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engrossed -- as in: engrossed in the book
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  • How much his business engrosses him already is very plain from the circumstance of his forgetting to inquire for the book you recommended.
  • But poor Harriet was such an engrossing charge!
  • CHAPTER XVII When the ladies returned to the drawing-room after dinner, Emma found it hardly possible to prevent their making two distinct parties;—with so much perseverance in judging and behaving ill did Mrs. Elton engross Jane Fairfax and slight herself.
  • Mr. Woodhouse had been safely seated long enough to give the history of it, besides all the history of his own and Isabella’s coming, and of Emma’s being to follow, and had indeed just got to the end of his satisfaction that James should come and see his daughter, when the others appeared, and Mrs. Weston, who had been almost wholly engrossed by her attentions to him, was able to turn away and welcome her dear Emma.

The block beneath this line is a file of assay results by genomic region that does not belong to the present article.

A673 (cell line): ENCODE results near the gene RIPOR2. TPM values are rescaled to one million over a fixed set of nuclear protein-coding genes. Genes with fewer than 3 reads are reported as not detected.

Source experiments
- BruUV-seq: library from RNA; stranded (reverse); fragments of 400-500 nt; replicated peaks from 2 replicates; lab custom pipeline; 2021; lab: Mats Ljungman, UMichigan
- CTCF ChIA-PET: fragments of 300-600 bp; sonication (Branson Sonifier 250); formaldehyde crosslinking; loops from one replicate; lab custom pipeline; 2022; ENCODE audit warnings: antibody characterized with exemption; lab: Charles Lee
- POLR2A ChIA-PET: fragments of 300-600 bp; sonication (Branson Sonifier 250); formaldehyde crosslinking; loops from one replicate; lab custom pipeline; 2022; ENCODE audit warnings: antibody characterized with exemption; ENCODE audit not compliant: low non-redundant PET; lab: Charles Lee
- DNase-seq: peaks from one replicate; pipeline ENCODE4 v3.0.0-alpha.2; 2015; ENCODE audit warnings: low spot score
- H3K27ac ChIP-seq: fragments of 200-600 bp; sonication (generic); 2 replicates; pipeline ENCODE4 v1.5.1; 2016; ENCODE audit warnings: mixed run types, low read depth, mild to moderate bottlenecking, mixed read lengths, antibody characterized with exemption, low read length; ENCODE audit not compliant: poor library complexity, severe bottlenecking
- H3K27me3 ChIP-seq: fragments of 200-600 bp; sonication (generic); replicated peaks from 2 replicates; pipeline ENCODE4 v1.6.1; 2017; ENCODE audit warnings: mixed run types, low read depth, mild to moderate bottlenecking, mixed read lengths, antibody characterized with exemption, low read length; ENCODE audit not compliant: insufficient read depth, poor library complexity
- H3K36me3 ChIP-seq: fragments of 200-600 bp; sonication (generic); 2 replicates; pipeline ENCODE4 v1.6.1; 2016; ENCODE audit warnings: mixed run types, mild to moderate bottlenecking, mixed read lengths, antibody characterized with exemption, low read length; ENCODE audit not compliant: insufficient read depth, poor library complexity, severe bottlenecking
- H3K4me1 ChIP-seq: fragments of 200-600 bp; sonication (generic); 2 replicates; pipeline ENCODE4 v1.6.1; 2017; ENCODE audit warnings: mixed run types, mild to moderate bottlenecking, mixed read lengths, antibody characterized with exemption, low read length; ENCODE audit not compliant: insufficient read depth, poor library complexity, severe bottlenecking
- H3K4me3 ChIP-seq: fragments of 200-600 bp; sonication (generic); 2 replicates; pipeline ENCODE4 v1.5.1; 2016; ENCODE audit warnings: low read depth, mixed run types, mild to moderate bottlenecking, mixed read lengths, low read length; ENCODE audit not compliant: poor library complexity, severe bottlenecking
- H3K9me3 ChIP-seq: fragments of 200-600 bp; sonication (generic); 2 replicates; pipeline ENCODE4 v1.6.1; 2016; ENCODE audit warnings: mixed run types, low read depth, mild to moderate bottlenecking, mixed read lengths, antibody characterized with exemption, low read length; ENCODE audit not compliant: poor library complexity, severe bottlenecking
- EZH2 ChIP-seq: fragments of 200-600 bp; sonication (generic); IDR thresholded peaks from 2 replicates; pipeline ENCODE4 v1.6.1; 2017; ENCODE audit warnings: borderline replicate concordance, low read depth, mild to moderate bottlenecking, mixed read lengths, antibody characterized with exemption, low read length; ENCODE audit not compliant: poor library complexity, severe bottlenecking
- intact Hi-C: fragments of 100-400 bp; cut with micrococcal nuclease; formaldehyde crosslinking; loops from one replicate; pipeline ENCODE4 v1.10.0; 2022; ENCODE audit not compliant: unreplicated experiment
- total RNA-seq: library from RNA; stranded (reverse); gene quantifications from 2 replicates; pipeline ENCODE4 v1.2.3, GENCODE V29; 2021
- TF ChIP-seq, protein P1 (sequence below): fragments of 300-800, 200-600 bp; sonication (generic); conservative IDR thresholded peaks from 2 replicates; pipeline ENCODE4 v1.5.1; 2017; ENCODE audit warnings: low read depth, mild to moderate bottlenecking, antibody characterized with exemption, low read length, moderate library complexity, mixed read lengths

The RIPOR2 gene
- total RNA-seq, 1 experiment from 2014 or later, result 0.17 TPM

• This point was just arranged, when a visitor arrived to tear Emma’s thoughts a little from the one subject which had engrossed them, sleeping or waking, the last twenty-four hours—Mrs. Weston, who had been calling on her daughter-in-law elect, and took Hartfield in her way home, almost as much in duty to Emma as in pleasure to herself, to relate all the particulars of so interesting an interview.

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  • She was so engrossed in her conversation, she didn’t realize the bell had rung.
  • he was growing quite inattentive to other people, and wholly engrossed by her.
    Jane Austen  --  Pride and Prejudice

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